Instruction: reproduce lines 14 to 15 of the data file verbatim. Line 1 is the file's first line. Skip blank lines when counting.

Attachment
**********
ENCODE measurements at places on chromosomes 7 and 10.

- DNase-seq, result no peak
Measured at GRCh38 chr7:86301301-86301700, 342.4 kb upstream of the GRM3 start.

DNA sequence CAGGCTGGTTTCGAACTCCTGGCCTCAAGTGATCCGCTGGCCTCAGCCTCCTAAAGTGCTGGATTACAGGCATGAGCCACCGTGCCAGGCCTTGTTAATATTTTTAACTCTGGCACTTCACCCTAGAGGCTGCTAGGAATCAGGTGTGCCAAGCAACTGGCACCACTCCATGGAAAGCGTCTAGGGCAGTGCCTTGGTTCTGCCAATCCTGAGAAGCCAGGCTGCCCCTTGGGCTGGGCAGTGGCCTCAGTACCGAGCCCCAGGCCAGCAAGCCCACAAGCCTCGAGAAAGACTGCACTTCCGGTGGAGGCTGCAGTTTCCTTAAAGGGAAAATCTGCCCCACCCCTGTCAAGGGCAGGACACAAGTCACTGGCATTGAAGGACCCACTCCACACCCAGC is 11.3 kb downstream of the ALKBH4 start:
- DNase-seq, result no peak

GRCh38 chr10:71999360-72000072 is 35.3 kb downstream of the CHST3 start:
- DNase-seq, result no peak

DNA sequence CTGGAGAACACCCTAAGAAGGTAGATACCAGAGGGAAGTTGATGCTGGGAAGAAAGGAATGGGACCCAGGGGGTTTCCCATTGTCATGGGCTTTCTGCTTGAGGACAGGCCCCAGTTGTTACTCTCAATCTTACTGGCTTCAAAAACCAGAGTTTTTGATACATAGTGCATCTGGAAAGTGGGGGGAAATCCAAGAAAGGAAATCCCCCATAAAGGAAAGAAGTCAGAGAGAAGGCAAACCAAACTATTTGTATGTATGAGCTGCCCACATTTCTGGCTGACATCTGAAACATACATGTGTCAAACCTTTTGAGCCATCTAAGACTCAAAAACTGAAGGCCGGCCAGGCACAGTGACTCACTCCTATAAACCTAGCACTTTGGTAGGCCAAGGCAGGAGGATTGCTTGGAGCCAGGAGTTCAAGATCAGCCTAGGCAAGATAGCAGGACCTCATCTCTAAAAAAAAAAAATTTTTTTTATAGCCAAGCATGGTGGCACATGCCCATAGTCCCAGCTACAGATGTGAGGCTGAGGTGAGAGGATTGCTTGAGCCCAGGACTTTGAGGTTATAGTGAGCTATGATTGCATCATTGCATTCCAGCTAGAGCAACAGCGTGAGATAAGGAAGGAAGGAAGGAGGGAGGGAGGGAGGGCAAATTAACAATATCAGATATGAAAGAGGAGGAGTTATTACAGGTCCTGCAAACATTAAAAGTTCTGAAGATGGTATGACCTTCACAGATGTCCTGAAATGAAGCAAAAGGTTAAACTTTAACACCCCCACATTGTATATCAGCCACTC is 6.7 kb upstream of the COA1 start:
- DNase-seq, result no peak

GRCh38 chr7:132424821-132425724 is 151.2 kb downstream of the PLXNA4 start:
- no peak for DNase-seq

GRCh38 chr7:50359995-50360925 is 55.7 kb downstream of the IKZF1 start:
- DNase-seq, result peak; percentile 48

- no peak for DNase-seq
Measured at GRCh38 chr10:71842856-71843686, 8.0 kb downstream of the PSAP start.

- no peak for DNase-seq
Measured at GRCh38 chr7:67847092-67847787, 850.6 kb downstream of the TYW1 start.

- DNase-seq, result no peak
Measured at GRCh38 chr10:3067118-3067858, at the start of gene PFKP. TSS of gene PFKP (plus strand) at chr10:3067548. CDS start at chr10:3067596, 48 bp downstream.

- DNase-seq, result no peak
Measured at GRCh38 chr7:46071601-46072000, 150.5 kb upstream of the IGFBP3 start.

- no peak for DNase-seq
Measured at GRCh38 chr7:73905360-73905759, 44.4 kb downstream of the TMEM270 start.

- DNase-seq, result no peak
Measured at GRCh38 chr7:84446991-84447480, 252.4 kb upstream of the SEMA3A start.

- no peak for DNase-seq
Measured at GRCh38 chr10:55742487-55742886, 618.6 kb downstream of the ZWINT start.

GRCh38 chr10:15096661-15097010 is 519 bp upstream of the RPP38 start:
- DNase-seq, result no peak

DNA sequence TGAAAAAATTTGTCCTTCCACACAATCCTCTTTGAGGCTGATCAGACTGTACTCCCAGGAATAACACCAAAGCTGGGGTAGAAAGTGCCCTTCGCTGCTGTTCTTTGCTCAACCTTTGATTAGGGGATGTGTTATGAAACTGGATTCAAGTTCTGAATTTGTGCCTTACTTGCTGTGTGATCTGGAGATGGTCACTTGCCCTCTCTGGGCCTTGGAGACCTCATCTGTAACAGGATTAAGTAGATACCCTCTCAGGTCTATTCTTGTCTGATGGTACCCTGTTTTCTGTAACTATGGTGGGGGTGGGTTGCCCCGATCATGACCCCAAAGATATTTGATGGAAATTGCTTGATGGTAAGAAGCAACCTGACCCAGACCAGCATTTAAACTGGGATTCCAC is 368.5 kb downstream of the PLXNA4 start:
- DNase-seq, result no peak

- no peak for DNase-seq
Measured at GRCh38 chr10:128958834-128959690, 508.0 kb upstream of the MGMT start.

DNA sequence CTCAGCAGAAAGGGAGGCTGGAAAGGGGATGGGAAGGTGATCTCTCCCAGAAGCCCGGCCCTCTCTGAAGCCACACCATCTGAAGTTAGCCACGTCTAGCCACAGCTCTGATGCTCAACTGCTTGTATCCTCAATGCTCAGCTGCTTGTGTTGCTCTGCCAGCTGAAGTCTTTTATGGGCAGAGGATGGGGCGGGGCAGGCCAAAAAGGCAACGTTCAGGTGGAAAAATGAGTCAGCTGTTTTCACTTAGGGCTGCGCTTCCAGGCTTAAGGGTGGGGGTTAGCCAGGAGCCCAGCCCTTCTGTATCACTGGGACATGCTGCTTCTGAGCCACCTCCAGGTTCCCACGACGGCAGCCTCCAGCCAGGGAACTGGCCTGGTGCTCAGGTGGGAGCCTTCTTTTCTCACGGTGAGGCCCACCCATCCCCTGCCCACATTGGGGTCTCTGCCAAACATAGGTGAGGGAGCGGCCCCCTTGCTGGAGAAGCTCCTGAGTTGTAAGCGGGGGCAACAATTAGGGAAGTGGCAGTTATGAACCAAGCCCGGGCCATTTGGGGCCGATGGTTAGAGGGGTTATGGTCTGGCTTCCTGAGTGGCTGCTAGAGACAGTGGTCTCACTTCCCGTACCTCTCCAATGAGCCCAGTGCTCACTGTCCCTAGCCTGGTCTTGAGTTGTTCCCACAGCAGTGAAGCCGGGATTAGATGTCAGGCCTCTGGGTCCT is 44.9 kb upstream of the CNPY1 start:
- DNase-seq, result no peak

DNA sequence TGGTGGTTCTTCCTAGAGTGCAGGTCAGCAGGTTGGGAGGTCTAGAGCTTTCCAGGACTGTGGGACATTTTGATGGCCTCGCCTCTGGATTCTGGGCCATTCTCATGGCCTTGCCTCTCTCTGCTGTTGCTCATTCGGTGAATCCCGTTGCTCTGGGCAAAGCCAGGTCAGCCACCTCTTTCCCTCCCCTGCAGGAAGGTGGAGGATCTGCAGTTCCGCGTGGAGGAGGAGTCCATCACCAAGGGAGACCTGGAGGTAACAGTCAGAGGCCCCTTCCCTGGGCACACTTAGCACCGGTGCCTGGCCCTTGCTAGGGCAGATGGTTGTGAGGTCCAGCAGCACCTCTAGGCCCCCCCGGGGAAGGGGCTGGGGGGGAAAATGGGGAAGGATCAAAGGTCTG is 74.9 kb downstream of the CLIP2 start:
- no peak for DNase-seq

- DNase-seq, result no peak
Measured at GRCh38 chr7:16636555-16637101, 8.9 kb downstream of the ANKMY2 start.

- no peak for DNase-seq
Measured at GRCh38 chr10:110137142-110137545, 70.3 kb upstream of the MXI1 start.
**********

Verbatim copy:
- no peak for DNase-seq
Measured at GRCh38 chr10:71842856-71843686, 8.0 kb downstream of the PSAP start.